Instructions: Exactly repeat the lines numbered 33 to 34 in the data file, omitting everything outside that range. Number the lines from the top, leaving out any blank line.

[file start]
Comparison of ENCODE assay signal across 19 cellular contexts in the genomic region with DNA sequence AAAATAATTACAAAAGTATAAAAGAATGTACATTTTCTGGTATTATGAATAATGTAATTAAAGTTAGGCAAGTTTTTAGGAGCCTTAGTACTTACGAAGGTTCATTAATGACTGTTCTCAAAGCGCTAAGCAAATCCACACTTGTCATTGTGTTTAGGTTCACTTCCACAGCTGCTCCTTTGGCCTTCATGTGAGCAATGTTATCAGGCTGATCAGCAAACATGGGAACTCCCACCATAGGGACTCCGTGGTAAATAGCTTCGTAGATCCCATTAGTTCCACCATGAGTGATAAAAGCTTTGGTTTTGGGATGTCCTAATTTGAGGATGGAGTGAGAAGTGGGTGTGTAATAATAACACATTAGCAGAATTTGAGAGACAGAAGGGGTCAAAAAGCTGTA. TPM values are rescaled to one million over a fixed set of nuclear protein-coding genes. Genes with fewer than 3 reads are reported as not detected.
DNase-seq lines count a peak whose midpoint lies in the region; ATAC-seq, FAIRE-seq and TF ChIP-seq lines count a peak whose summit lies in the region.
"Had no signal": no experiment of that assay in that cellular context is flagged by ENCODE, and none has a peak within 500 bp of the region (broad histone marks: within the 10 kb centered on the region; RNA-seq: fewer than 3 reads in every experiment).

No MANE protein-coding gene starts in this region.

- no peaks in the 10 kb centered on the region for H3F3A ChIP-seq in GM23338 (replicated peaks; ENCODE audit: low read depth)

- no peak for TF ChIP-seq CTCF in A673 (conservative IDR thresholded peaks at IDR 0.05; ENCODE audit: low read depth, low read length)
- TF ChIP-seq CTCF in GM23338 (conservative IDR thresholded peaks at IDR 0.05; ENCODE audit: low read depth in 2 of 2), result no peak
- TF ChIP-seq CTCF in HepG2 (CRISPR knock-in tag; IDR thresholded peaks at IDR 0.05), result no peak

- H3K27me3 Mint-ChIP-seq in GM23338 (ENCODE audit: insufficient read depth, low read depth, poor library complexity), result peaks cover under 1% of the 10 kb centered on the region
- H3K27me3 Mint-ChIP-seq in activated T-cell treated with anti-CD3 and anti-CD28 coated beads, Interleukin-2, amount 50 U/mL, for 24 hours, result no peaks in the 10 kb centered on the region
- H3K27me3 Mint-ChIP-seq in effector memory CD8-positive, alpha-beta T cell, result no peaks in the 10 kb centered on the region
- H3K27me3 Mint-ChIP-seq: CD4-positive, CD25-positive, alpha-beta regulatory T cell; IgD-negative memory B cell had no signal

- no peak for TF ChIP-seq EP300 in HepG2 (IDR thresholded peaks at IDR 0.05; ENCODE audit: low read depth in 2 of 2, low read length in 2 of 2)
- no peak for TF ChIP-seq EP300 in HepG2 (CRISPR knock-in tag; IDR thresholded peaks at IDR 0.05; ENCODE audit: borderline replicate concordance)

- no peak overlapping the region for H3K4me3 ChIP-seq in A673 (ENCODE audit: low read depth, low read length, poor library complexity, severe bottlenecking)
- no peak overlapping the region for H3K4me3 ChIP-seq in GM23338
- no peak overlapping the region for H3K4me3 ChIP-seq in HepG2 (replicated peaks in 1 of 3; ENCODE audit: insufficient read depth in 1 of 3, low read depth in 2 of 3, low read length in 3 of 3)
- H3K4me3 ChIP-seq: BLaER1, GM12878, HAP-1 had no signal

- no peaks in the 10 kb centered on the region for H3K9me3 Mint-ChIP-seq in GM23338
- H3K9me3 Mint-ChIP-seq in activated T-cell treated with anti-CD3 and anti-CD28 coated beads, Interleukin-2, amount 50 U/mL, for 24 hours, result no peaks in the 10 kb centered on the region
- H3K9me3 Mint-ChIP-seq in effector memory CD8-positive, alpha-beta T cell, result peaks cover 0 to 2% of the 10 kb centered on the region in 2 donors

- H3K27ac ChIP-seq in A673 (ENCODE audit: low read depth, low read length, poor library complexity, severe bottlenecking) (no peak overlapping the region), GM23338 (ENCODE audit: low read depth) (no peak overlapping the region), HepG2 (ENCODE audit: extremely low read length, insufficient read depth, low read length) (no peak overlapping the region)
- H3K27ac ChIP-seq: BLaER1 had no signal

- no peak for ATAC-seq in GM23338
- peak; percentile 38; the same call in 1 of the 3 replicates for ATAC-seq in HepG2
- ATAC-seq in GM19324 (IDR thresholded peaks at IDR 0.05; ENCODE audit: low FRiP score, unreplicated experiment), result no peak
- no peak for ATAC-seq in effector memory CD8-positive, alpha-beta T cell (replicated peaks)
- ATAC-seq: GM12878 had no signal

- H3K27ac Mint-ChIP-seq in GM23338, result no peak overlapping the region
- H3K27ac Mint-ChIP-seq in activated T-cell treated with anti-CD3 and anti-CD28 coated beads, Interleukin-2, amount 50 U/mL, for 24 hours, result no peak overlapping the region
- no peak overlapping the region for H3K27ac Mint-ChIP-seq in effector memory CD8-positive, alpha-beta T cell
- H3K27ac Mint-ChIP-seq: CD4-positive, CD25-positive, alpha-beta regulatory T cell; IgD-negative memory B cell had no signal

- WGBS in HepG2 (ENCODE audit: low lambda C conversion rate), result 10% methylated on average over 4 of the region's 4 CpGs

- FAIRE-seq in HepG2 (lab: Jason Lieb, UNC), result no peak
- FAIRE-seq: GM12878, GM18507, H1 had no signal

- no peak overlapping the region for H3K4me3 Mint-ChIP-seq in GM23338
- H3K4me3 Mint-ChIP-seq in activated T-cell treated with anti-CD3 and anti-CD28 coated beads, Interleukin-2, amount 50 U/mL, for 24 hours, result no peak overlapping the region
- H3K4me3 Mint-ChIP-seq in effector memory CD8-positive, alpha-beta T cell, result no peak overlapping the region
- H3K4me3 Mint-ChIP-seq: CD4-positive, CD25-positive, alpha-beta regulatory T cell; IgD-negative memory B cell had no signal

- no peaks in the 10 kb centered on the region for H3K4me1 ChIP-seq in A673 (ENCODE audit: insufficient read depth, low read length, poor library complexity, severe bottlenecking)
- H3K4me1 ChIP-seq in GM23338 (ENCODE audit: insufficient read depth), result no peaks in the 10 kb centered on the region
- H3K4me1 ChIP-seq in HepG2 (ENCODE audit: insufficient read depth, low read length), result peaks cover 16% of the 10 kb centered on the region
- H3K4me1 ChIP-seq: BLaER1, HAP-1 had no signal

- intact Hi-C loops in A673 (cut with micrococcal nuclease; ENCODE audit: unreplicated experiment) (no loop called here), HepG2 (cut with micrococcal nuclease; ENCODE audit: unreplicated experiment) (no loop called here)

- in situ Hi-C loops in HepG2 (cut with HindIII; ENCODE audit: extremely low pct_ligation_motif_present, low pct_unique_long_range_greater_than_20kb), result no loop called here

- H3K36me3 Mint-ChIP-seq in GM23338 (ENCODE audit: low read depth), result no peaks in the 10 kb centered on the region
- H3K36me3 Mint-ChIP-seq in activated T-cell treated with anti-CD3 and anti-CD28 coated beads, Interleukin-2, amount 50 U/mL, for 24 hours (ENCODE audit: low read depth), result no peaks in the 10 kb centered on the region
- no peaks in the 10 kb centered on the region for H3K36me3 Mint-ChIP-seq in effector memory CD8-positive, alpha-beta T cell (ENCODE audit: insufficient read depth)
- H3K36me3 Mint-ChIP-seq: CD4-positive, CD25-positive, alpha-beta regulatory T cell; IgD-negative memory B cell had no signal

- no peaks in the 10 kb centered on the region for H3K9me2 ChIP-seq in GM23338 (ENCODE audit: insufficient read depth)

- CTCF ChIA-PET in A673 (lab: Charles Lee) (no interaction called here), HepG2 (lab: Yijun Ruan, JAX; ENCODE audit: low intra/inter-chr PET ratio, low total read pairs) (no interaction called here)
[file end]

- WGBS in HepG2 (ENCODE audit: low lambda C conversion rate), result 10% methylated on average over 4 of the region's 4 CpGs

- FAIRE-seq in HepG2 (lab: Jason Lieb, UNC), result no peak